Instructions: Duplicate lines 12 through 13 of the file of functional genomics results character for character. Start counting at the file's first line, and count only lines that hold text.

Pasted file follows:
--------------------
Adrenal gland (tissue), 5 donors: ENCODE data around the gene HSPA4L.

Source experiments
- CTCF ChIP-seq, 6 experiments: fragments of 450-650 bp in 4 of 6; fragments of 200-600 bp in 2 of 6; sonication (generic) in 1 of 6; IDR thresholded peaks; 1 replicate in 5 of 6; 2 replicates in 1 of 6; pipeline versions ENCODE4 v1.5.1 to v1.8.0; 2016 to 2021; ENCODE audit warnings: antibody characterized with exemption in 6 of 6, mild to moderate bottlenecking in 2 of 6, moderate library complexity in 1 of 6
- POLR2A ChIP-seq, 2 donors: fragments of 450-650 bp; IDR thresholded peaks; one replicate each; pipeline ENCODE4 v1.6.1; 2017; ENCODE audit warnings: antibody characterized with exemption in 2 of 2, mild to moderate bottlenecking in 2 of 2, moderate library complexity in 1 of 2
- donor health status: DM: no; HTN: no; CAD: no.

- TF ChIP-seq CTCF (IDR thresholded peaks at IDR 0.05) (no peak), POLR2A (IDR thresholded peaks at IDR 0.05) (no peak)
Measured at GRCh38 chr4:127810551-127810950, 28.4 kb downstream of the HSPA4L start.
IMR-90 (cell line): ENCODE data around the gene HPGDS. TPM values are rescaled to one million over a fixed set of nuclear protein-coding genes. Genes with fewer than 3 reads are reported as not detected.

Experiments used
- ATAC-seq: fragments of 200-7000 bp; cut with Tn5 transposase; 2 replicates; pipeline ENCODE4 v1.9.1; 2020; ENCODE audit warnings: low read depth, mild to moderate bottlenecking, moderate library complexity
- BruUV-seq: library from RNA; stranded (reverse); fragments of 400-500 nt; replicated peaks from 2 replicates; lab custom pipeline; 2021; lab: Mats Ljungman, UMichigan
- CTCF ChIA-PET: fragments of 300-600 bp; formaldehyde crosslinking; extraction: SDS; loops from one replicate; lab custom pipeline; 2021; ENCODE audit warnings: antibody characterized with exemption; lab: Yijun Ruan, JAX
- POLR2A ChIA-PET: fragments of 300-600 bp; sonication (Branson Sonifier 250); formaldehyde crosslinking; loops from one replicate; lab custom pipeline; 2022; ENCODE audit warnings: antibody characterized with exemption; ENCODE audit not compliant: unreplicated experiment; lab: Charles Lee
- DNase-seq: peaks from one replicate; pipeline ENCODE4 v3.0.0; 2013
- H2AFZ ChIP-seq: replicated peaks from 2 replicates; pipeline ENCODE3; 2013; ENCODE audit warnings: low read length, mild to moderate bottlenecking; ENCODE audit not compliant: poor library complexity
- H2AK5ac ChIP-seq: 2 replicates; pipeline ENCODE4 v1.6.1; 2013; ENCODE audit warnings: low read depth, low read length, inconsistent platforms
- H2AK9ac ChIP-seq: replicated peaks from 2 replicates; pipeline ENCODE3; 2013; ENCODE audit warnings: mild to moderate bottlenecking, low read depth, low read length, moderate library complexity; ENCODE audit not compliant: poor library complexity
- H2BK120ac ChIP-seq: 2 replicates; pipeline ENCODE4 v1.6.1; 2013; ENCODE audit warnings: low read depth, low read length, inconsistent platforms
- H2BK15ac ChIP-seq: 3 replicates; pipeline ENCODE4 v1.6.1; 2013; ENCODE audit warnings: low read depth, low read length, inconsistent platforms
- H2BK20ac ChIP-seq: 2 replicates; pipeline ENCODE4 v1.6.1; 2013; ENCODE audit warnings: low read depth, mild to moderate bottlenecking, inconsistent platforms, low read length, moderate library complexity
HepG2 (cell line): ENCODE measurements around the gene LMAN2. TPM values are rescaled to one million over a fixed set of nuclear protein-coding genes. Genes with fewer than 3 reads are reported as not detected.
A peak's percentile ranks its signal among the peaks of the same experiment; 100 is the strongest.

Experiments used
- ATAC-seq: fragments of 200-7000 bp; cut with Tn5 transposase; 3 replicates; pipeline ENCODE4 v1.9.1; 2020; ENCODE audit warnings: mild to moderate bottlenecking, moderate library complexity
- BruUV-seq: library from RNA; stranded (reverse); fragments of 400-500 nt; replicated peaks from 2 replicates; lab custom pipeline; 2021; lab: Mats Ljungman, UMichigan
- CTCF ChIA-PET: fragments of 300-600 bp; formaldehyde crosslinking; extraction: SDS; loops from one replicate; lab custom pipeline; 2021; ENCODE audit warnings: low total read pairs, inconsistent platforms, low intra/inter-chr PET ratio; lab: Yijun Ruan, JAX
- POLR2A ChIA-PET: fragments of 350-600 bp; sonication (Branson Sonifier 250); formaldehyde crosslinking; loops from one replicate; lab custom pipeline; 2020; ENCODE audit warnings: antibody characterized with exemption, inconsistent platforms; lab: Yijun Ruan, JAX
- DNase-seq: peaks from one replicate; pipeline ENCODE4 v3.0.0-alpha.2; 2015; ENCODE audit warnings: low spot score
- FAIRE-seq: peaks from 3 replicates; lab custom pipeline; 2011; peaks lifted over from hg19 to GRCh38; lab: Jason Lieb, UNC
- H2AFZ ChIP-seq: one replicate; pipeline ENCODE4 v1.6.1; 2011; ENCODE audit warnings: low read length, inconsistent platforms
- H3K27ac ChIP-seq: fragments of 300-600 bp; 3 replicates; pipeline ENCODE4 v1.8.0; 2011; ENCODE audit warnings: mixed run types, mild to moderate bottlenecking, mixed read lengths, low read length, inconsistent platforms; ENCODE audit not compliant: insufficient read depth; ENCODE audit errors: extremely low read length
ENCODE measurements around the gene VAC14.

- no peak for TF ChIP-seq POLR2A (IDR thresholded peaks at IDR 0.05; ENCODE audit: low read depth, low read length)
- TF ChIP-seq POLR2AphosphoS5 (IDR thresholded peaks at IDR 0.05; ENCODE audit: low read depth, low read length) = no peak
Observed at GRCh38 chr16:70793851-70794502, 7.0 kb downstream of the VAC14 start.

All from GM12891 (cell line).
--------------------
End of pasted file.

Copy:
- CTCF ChIA-PET: fragments of 300-600 bp; formaldehyde crosslinking; extraction: SDS; loops from one replicate; lab custom pipeline; 2021; ENCODE audit warnings: antibody characterized with exemption; lab: Yijun Ruan, JAX
- POLR2A ChIA-PET: fragments of 300-600 bp; sonication (Branson Sonifier 250); formaldehyde crosslinking; loops from one replicate; lab custom pipeline; 2022; ENCODE audit warnings: antibody characterized with exemption; ENCODE audit not compliant: unreplicated experiment; lab: Charles Lee